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headache and [speaker not understood] is sky high like right now because i was sitting in this room for so long waiting to speak. i really wish you would listen to your [speaker not understood] and know that you have a huge opportunity here for the rest of the world to just lead, okay. thank you. >> thank you. lloyd morgan. and then tony stein, and rose marie [speaker not understood]. hi, i'm a senior researcher with environmental health trust. i'm also a member of two international scientific organizations, the epidemiology consortium and bio[speaker not understood] society. i'm also a board member of the [speaker not understood] of the united states. this june the bioelectric magnetic society has invited me, in fact, a key person who is the architect of the exposure limits has invited me to talk about how children receive more radiation than adults do and cell phones.
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even if industry is shifting its position concerning the increase risk to children, but san francisco is going to cave to the industry, i would urge you not to cave to the industry. the ctia is forcing this agreement upon the city, the city passed it unanimously and we have a right to know. i would also suggest that you should not go into closed session because the settlement is already publicly available. thank you. good afternoon. thank you. my name is tony stein, and i have a ph.d. in environmental engineering and i work for the state of california in the department of general services and environmentally preferable purchasing. i worked three years in the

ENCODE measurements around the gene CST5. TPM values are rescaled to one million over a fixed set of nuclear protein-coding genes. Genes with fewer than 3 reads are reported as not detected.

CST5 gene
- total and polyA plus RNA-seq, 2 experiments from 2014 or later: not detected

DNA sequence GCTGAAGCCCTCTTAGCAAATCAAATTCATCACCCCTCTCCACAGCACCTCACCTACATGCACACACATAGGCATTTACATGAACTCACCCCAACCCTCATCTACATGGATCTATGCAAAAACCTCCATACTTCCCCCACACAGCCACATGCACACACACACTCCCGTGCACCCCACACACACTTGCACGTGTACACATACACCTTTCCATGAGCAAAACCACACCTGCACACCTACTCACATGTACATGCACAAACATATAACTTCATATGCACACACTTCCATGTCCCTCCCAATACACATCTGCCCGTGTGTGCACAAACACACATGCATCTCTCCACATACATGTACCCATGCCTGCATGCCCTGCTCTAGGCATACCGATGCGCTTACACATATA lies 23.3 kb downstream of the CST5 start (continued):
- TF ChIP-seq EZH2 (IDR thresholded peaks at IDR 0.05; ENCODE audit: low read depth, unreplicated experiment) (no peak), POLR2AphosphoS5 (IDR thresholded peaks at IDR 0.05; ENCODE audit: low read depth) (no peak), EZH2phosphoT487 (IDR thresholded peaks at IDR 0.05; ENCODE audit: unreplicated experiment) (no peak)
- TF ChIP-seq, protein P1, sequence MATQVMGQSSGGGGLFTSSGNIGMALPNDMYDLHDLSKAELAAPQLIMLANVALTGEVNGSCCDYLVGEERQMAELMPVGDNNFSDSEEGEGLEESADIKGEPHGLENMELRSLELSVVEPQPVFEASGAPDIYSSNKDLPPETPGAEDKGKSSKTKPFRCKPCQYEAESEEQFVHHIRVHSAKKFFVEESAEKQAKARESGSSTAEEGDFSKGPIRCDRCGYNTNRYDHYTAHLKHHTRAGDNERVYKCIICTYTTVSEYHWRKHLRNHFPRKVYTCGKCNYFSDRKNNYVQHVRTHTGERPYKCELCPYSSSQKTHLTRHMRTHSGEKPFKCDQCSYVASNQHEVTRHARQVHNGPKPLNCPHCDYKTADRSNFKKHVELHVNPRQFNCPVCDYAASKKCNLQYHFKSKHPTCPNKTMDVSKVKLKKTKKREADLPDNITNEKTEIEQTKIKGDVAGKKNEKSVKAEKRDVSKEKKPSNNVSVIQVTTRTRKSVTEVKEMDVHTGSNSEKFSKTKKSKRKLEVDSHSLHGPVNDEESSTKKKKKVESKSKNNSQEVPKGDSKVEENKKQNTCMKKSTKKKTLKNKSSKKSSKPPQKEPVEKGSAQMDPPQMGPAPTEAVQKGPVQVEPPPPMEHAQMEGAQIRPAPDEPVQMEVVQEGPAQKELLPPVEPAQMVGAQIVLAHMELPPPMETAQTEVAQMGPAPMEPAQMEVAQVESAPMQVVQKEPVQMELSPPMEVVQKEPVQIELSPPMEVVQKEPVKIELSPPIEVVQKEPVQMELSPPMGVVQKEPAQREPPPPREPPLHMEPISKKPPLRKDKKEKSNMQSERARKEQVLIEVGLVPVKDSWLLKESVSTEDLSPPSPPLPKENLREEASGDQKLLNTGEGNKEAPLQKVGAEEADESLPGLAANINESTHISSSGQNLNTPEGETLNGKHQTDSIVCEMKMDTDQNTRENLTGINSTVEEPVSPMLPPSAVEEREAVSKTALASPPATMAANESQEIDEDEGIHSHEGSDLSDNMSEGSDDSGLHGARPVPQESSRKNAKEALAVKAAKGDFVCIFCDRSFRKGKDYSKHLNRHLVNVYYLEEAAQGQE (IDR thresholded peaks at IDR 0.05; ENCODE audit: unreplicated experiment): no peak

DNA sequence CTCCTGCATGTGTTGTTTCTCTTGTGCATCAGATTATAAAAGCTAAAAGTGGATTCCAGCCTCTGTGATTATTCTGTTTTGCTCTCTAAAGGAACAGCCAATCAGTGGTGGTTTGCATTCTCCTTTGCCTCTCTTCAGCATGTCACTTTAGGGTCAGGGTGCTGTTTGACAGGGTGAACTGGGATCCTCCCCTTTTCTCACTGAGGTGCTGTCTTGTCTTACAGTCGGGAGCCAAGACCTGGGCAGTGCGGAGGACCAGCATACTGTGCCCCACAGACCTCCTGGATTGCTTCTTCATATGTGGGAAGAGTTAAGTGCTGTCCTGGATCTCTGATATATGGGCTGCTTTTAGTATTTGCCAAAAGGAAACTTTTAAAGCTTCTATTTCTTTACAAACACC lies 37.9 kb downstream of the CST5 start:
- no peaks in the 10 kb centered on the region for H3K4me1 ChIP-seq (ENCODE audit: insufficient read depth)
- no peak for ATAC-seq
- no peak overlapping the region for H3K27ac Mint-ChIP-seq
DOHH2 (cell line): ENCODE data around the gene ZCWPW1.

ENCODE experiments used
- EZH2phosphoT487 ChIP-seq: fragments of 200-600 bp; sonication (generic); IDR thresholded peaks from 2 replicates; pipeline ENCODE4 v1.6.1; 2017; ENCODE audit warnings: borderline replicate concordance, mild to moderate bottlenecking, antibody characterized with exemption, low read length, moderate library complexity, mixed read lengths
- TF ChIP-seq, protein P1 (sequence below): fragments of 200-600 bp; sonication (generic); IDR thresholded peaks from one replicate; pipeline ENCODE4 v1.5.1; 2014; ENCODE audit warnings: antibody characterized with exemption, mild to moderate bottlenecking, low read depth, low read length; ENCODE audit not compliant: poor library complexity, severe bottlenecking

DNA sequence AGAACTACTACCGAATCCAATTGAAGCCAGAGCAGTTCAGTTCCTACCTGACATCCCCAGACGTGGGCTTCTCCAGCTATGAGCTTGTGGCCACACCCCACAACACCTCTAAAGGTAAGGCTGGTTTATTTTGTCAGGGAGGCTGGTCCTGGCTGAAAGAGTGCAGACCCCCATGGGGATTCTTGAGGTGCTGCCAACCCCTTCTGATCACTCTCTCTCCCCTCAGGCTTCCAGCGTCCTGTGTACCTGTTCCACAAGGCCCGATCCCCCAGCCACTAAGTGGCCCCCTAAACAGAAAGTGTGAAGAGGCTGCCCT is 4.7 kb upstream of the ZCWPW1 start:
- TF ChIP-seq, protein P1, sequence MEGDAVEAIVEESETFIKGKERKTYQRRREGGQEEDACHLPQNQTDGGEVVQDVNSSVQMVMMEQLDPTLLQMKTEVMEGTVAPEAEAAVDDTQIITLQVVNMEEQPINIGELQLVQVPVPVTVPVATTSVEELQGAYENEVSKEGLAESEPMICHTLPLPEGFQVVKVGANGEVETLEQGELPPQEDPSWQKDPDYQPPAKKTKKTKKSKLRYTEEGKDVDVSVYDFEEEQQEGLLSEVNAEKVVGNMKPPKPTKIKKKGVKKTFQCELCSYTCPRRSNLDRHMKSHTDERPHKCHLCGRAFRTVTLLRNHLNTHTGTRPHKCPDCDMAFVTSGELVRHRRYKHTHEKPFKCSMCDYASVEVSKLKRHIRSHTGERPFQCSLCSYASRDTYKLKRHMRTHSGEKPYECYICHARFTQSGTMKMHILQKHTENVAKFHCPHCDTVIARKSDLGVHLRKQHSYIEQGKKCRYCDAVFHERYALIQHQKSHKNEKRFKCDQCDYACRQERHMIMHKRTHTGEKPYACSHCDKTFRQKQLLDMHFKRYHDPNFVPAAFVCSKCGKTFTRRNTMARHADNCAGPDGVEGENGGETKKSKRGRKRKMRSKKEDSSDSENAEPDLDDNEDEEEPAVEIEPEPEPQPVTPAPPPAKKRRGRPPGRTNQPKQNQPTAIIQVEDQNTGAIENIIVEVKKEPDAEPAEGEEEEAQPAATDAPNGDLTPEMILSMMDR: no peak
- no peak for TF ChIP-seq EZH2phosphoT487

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department of public health and environmental quality. i'm here to tell you that it is so important for the local government that you are to be aligned with the federal government's work and the federal government ha on its own website, sec website, everything that is in the signage that is in the right to know. and we really need to pass the message along to the public for public health service, to provide them with the information that is aligned with our federal government. it is so important for us as local agencies to inform the public and what is the fcc puts right into the phone. here's my iphone which i safely use and follow. it's right in our own iphones. yet, if you don't know how to access that information, you won't know. most people don't know what i know and what you all now know. it's so important for us to